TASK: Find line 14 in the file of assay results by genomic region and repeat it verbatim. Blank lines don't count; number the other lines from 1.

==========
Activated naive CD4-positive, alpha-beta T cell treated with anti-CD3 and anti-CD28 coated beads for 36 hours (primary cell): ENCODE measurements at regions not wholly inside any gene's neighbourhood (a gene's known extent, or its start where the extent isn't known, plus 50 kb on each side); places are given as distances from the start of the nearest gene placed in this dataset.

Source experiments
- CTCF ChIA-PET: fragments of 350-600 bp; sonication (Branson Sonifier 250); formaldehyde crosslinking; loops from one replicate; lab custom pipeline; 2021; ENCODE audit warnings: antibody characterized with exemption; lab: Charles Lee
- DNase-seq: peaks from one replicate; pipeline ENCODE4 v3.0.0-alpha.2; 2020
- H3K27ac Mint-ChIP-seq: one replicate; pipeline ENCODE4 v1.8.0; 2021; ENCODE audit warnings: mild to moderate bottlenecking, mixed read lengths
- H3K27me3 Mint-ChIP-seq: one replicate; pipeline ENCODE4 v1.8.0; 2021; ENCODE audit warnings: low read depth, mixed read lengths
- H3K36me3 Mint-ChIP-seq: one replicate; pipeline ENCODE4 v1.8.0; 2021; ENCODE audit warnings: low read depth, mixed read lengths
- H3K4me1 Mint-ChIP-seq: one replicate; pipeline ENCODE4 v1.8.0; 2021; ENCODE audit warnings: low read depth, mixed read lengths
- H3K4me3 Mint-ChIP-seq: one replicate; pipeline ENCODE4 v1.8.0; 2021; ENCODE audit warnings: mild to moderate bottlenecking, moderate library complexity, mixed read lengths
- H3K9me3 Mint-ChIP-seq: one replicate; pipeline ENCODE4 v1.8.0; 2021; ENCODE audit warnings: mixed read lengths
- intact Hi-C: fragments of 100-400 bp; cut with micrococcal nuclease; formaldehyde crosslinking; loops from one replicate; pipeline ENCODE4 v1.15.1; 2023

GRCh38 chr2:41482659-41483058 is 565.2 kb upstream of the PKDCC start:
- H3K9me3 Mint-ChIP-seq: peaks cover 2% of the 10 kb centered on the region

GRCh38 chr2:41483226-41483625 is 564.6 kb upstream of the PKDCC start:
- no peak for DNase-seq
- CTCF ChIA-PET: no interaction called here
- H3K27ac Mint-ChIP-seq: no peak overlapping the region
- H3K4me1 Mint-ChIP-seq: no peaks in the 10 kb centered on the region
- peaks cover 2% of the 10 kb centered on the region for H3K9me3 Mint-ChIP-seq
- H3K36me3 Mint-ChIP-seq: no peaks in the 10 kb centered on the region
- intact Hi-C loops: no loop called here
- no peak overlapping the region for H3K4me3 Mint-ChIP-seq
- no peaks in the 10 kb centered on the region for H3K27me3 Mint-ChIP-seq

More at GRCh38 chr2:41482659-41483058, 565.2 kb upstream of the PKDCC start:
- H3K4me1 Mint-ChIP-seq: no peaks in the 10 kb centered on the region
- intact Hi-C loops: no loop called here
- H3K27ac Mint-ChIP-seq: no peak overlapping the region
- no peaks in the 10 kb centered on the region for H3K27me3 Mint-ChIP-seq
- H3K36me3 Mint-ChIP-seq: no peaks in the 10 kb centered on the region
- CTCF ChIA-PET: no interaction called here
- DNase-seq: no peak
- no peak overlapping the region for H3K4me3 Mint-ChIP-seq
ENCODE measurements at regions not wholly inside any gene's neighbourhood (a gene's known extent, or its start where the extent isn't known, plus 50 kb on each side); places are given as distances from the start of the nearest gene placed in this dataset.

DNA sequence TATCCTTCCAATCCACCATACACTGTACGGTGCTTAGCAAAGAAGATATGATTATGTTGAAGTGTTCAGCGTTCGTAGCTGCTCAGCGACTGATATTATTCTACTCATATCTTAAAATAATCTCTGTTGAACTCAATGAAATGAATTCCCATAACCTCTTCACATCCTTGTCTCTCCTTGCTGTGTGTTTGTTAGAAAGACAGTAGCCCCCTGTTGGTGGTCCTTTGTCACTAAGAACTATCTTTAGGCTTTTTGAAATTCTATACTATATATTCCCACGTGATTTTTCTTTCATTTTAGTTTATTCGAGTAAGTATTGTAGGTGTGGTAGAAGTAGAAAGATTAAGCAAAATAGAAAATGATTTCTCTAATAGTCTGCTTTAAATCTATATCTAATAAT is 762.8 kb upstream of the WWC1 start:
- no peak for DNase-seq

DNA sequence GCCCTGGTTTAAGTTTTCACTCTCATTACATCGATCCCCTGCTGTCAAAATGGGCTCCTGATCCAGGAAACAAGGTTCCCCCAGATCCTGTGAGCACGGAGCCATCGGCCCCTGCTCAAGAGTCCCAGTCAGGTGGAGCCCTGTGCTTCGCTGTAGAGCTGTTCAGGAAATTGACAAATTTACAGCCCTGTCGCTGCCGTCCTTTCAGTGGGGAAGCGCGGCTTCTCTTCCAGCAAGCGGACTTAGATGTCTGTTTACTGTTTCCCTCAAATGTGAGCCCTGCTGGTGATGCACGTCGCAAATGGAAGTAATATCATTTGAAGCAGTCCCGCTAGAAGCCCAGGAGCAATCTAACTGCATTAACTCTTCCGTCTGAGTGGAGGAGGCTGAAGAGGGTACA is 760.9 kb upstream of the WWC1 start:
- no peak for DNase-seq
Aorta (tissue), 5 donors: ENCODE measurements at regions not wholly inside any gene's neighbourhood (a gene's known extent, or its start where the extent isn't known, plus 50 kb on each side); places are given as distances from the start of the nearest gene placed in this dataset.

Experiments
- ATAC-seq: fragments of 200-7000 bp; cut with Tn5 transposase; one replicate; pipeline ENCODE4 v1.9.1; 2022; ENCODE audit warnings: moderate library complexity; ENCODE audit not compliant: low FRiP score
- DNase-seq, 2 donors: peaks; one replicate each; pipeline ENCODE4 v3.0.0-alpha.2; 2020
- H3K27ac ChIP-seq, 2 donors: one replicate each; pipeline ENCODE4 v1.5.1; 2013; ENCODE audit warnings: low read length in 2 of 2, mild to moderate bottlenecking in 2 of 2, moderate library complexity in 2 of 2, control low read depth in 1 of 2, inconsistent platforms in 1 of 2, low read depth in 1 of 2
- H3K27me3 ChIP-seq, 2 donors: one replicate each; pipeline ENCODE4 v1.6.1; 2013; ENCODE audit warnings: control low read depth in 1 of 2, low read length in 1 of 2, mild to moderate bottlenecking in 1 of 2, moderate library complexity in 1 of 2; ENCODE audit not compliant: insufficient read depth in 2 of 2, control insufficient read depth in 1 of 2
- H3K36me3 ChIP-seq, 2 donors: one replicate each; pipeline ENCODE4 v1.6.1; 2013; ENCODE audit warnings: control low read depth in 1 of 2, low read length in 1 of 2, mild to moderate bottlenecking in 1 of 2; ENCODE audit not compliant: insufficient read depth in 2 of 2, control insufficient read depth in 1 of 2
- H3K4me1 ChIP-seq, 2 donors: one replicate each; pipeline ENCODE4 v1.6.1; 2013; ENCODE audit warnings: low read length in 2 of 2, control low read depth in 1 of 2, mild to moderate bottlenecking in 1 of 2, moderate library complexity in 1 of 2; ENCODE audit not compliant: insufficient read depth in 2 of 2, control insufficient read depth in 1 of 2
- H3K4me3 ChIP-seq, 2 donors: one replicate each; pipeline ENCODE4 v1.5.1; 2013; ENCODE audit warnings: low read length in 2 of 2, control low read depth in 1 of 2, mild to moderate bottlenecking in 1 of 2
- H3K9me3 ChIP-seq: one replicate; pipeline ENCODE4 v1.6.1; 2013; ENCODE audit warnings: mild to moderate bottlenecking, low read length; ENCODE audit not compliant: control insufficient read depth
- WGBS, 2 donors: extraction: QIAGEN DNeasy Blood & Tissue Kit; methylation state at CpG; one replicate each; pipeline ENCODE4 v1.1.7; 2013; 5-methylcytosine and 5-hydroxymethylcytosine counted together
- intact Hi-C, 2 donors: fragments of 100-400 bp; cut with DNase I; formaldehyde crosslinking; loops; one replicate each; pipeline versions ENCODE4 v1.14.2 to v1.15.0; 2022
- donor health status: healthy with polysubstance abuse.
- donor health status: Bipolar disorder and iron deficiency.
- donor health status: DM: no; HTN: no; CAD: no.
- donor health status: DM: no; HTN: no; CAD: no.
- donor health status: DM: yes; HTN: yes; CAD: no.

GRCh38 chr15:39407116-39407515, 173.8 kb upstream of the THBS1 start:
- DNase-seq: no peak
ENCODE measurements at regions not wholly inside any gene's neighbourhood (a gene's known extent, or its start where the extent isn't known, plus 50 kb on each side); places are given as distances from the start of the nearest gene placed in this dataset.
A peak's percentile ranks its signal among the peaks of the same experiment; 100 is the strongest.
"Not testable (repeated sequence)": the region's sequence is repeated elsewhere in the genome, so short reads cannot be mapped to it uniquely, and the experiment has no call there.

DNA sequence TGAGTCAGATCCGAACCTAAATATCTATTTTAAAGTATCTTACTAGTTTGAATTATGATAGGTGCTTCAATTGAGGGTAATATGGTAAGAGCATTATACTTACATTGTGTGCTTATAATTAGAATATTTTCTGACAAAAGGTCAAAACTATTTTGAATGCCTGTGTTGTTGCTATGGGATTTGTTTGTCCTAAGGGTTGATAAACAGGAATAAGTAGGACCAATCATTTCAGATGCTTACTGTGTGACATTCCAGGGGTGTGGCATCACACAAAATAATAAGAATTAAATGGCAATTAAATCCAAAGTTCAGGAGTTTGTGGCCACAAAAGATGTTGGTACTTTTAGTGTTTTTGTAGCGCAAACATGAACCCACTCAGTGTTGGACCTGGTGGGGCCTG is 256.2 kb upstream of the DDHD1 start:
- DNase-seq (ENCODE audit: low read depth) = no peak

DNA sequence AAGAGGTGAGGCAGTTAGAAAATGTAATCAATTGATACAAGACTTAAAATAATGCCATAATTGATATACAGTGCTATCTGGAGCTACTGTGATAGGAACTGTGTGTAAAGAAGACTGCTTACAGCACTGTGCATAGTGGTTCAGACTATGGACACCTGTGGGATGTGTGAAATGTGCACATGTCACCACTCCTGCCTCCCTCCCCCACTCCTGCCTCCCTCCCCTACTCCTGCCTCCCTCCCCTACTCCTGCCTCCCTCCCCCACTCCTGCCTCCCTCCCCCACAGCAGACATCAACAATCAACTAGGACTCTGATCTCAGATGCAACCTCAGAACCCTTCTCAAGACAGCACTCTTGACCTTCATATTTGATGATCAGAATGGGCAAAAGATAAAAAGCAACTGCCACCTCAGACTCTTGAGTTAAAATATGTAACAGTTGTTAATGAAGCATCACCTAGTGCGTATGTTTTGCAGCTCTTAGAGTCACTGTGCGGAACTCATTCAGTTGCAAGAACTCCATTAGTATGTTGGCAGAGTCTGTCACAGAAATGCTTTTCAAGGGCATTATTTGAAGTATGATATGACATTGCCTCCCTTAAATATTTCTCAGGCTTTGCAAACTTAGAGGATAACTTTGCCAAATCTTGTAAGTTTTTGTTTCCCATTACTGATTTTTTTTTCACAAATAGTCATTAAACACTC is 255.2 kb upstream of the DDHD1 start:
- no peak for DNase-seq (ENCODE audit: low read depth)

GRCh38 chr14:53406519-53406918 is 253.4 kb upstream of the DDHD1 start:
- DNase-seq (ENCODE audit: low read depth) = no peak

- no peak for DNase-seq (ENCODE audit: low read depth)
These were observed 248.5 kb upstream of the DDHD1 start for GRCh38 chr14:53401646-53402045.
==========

GRCh38 chr2:41483226-41483625 is 564.6 kb upstream of the PKDCC start: